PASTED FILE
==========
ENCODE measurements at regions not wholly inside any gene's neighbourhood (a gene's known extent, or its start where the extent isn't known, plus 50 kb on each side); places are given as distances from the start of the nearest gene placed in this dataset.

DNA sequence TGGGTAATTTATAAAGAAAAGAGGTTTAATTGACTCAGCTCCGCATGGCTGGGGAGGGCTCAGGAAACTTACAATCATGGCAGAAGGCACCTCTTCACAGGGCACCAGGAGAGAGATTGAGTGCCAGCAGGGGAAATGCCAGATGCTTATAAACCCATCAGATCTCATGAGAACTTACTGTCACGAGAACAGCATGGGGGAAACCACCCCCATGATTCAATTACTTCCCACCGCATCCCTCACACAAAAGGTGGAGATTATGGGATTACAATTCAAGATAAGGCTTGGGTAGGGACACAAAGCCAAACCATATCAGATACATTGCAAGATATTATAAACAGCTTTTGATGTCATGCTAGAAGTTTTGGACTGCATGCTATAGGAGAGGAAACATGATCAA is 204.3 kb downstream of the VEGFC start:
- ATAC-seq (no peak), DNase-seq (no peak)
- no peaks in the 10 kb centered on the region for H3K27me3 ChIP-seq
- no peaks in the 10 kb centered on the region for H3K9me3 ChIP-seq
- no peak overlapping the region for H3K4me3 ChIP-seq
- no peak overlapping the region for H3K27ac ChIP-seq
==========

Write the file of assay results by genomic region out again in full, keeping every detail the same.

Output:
ENCODE measurements at regions not wholly inside any gene's neighbourhood (a gene's known extent, or its start where the extent isn't known, plus 50 kb on each side); places are given as distances from the start of the nearest gene placed in this dataset.

DNA sequence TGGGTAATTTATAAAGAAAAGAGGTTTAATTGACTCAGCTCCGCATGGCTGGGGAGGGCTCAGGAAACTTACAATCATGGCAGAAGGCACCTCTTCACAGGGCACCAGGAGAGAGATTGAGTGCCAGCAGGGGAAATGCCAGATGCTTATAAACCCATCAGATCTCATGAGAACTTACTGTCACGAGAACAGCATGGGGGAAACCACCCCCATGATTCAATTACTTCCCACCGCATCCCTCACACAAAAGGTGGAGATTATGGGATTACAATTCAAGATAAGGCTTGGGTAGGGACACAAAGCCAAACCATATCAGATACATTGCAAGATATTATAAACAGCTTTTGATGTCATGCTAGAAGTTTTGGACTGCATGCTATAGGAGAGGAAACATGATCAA is 204.3 kb downstream of the VEGFC start:
- ATAC-seq (no peak), DNase-seq (no peak)
- no peaks in the 10 kb centered on the region for H3K27me3 ChIP-seq
- no peaks in the 10 kb centered on the region for H3K9me3 ChIP-seq
- no peak overlapping the region for H3K4me3 ChIP-seq
- no peak overlapping the region for H3K27ac ChIP-seq